Scoot Singapore to Melbourne flight makes a U-turn 48min after take-off due to B-787 technical fault

The incident is the latest in a string of flight disruptions that have hit Scoot.
The incident is the latest in a string of flight disruptions that have hit Scoot.PHOTO: SCOOT

SINGAPORE - In the latest operational hiccup to hit Scoot, a Singapore-Melbourne flight which left Changi Airport on Tuesday morning (Jan 8) had to make a U-turn shortly after take-off.

Flight TR24, which departed at 11am, was forced to return 48 minutes into the flight, after pilots discovered a fault with the aircraft's weather radar component.

Confirming the incident, a Scoot spokesman told The Straits Times that the Boeing 787 landed safely back in Singapore at 12.49pm.

Affected customers were provided with meals while the issue was rectified.

The fault was resolved and the flight departed at about 6pm, she said.

As a result of the disruption, though, the return flight from Melbourne, TR25, was retimed to depart on Wednesday at 7.30am local time, instead of its original timing of Tuesday at 10.30pm local time.

Affected passengers had been informed of the retimed flight in advance via e-mail and SMS, the airline said.

 
 
 
 

The incident is the latest in a string of flight disruptions that have hit Scoot because of technical issues with its B-787 fleet.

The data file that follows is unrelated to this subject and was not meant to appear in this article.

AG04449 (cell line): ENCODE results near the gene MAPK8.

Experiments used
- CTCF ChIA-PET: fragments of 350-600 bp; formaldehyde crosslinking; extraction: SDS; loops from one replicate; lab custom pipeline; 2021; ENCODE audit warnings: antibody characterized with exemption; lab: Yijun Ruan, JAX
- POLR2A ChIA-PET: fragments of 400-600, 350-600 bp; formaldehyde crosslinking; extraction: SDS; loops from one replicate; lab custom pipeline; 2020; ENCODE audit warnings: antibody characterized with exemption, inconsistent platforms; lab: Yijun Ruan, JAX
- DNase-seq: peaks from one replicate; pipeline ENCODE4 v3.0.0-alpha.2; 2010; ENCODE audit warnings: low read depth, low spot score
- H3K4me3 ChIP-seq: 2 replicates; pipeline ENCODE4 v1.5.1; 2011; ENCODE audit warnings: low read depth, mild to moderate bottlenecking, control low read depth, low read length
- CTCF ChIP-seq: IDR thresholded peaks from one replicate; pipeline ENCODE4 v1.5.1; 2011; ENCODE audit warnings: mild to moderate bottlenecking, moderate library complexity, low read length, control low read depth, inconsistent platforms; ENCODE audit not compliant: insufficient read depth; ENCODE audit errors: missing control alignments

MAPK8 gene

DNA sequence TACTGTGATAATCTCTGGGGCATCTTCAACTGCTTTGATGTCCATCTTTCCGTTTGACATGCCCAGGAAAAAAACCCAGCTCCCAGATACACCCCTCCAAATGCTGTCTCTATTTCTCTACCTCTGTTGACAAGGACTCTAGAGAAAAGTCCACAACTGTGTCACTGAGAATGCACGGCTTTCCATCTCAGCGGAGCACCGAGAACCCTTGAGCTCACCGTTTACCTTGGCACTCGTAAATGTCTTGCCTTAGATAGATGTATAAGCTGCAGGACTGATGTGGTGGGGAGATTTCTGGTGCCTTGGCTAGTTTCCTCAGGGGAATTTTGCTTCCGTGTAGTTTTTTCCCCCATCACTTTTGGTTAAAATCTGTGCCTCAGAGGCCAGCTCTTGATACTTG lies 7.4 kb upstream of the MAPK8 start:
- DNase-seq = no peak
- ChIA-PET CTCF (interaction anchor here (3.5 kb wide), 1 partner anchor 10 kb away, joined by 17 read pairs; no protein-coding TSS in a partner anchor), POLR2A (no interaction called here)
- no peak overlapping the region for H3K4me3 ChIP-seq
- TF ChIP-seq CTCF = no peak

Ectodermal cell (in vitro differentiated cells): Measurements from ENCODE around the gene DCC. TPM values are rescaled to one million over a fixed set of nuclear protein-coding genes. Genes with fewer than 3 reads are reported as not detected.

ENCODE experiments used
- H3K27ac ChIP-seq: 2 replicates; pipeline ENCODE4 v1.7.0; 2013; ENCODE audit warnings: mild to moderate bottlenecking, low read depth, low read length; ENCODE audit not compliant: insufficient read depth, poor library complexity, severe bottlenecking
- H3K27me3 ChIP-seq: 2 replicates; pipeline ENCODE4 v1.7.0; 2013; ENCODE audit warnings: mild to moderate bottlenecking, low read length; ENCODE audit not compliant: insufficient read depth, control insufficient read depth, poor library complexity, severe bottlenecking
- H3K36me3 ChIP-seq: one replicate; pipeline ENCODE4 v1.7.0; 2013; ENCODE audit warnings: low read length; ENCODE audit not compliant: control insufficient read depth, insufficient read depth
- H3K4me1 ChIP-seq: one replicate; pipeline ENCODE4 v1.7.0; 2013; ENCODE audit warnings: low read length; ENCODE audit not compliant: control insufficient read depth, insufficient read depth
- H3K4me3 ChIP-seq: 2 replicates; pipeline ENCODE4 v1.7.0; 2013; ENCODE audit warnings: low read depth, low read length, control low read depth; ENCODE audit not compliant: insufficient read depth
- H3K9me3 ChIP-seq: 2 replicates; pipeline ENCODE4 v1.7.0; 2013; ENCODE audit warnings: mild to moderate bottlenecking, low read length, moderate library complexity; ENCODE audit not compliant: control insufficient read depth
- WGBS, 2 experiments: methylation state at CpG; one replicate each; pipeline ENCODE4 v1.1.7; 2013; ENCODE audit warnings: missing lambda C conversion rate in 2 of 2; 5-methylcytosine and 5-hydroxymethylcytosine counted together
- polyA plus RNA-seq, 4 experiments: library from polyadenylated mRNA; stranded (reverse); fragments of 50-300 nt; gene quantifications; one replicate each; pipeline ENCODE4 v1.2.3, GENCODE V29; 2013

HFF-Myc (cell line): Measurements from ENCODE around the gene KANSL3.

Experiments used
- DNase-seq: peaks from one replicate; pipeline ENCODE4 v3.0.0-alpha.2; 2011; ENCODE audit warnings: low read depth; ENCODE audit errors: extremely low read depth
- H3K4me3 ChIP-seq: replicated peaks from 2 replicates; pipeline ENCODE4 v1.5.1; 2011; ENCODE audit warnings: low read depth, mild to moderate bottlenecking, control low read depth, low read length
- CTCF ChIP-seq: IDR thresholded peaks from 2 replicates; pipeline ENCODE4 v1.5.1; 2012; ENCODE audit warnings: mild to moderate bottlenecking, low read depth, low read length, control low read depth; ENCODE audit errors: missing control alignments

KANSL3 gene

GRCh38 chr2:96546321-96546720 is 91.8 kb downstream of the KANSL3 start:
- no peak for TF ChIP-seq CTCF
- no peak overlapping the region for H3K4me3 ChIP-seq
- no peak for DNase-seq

Since Nov 26, there have been about 10 major disruptions which led to delays of up to 56 hours for affected passengers.

Scoot, the budget arm of Singapore Airlines, is one of several carriers that have been hit by a series of engine glitches that affected Rolls-Royce's Trent 1000, which powers the B-787s.

The turbine blades inside the Trent 1000 "package C" engines are corroding and cracking at a quicker than expected rate.

In April last year, the Federal Aviation Administration in the United States gave notice that B-787s fitted with the Rolls-Royce engine cannot operate more than 140 minutes away from an airport that they can divert to in an emergency - down from 330 minutes before.

This was after the European Aviation Safety Agency ordered additional maintenance checks on the Trent 1000.

Scoot, which has 18 B-787s, has at least one plane grounded at any one time. Rolls-Royce has promised the problem will be fixed but experts caution that this could take many months.

Like many other budget airlines that operate with tight schedules and limited resources, including aircraft spare parts, the technical issues have led to significant delays for Scoot travellers.

Many also felt that Scoot could have done a much better job taking care of their needs while they were stranded.